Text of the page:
How to Take Good Pictures of Buildings

A guide to architectural photography (or how to photograph buildings)

Shooting
The key to good architectural photography is to point the camera straight at the subject. You don't want to shoot as an angle. That's about it– if you shoot straight, 95% of the job is done. No special lens is required. Shooting straight requires:

1. Ideal shooting position is halfway between the top and bottom of the building (or area of the building). This, of course, requires a ladder, or shooting from the building across the street. Horizontal position is obviously directly opposite the middle of the building, which is often helpfully marked with a door or window. A ladder isn't necessary if you have a Tilt/Shift lens (24mm" works well in many situations), but these lenses are expensive, and aren't available for all lines of SLRs (Canon has a good one, but it's $1100+). TS lenses straighten the converging lines effect that you get if you shoot up at the building from the sidewalk across the street– you can do a lot of the same thing in Photoshop (see editing step.)

2. Hold the camera with the image plane (back of the camera) exactly parallel to the building. This is tricky and takes some practice. On a positive note, you don't have to hold it perfectly still, because the building is happy to sit still for you.

3. Often, a picture is a bit more exciting if someone is walking by, or if there is an object to grab the eye in front of the building. In the picture illustrating this step, the lamp-post adds a little something extra. If you're going for something in the foreground, make sure to use a smallish F-stop to keep the depth of field deep (F8 or above usually works fine from across the street). This way everything will be in focus.

4. Avoid any distracting elements– that include:
– lampposts (almost never look good unless they are at the edges, and then only if they are distinctive)
– cars (death to most photographs because they destroy that "what year is it?" quality, and tend to block the front of buildings)
– strange things in the background or foreground, like wires or satellite dishes

5. A word on lighting: buildings always look best an hour before sunset or an hour after dawn, and generally look better on slightly cloudy days. Bright light, particularly in the afternoon, will cast harsh shadows that make buildings look bad. Avoid shooting at noon at all costs. Avoid any shot where you can see clearly delineated shadows, unless they really work.

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Editing
Once you've taken your picture, you'll need to do three things: crop, color, and sharpen.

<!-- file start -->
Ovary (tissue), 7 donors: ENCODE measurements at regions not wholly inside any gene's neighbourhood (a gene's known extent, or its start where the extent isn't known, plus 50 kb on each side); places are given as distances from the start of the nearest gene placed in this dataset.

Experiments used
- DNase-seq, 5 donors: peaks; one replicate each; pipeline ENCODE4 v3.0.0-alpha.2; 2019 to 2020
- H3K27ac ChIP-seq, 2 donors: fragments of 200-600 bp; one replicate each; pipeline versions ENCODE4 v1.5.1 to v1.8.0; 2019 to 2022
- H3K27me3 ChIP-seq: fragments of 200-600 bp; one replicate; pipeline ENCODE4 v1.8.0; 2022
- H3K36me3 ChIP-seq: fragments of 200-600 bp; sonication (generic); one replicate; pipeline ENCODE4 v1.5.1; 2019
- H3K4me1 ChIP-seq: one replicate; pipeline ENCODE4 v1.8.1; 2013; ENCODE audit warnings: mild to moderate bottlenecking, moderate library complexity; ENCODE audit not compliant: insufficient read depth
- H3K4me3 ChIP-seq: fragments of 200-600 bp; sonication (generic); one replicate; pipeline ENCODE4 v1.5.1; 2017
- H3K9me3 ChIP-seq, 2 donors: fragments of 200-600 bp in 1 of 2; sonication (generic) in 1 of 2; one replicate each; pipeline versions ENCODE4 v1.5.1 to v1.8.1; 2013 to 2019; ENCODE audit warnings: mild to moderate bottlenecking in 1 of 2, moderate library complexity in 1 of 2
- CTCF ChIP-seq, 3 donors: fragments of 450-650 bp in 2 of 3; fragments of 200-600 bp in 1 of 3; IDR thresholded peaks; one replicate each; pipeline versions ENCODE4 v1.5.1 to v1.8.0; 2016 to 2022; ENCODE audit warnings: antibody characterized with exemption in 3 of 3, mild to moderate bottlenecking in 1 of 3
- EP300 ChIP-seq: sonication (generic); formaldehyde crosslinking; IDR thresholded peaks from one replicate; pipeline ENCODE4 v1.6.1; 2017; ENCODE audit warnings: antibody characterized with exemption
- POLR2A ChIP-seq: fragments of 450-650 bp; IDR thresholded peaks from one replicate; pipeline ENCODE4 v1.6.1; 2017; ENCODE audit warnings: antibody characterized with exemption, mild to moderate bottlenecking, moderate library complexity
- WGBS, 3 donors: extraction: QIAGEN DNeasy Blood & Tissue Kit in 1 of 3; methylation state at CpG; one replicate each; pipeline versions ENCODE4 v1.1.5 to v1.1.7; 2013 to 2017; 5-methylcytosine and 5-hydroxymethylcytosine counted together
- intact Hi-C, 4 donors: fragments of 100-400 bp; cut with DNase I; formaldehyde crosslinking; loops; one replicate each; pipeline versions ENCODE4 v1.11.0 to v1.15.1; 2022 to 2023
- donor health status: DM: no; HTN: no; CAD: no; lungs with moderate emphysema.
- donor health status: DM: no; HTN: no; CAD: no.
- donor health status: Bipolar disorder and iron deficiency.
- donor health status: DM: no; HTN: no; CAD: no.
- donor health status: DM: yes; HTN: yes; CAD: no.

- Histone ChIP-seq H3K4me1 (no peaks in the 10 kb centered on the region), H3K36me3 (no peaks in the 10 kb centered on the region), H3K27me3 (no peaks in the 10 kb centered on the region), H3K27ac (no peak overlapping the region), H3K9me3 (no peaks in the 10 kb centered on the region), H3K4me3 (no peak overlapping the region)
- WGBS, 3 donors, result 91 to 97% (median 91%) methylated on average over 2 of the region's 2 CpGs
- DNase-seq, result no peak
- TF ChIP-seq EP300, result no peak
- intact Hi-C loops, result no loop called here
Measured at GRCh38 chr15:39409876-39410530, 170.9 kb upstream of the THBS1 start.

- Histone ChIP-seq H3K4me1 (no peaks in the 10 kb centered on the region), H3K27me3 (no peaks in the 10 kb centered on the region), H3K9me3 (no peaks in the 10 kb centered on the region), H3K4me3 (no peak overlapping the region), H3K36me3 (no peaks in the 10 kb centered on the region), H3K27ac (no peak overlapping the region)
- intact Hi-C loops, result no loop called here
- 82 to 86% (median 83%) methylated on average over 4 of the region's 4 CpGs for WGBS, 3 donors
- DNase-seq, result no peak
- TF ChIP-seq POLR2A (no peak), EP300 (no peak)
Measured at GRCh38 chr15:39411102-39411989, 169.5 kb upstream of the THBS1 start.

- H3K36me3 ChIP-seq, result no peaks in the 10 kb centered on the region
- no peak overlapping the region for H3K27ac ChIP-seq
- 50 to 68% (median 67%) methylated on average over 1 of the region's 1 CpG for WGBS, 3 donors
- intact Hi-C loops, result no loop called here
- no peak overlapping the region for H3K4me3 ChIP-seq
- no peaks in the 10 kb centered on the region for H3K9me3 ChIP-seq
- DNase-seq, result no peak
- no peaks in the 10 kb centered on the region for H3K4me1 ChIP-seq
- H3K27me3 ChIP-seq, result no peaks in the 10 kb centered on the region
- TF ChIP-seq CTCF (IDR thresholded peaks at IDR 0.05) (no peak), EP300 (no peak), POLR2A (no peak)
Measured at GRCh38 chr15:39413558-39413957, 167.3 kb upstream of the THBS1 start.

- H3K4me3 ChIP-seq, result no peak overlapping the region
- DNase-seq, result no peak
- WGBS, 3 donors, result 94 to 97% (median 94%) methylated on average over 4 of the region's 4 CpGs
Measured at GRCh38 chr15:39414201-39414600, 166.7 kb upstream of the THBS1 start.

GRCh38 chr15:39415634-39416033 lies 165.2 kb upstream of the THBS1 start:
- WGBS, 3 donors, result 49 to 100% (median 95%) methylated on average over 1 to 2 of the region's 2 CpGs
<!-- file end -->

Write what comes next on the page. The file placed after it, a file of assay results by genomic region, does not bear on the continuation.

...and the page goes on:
1. Crop: A good photo of a building puts the building in a prominent spot in the image (not necessarily the center, but that's where I like it), and keeps the lines straight. Your best tool in this effort is perspective crop in Photoshop. That's the normal cropping tool, but with that little checkbox for "perspective crop" in the toolbar checked. Once you check it, you can drag the four crop lines at skewed angles. The trick is to line each line up with the right side of the building (top line with top of building, left with left side of building, etc.) You also want to maintain the basic dimensions of the picture, and you can't pull the lines too far off 90 degree angles without some major distortion. It's a bit tricky, but practice makes perfect.

1a. Re-crop– sometimes the Perspective crop screws up the dimensions of the image. If you want to, you can recrop the image to 4.5×3, 4×3, 1×1, etc.

2. Color– here, I like to use Photoshop's curves (slight s-curve to increase contrast, or rounded middle to brighten midtones, depending on the situation.) You can also use levels, selective color, or hue/saturation, but most pros I use stick to curves. Another option is to use unsharp mask.

3. Sharpen– best to always resize to your final dimensions before sharpening (for instance, I put up 900×600 on my website, so I resize to 900×600 before I do anything else.) Then, if you can, view actual pixels (100% magnification.) Then apply your favorite sharpening method. I use unsharp mask, or lab sharpening (you can look both of those up on photo sites.)

4. Final prep: sometimes you'll want to add a bit of hue/saturation to bump up the colors a bit more, or tool slightly with the contrast, but basically you are done. Save and go home!

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This Article was contributed by Jake Dobkin, and it is also published on instructables.com diyphotography.net group.

ig you liked this article, you might want to have a pick at the sunset photography guide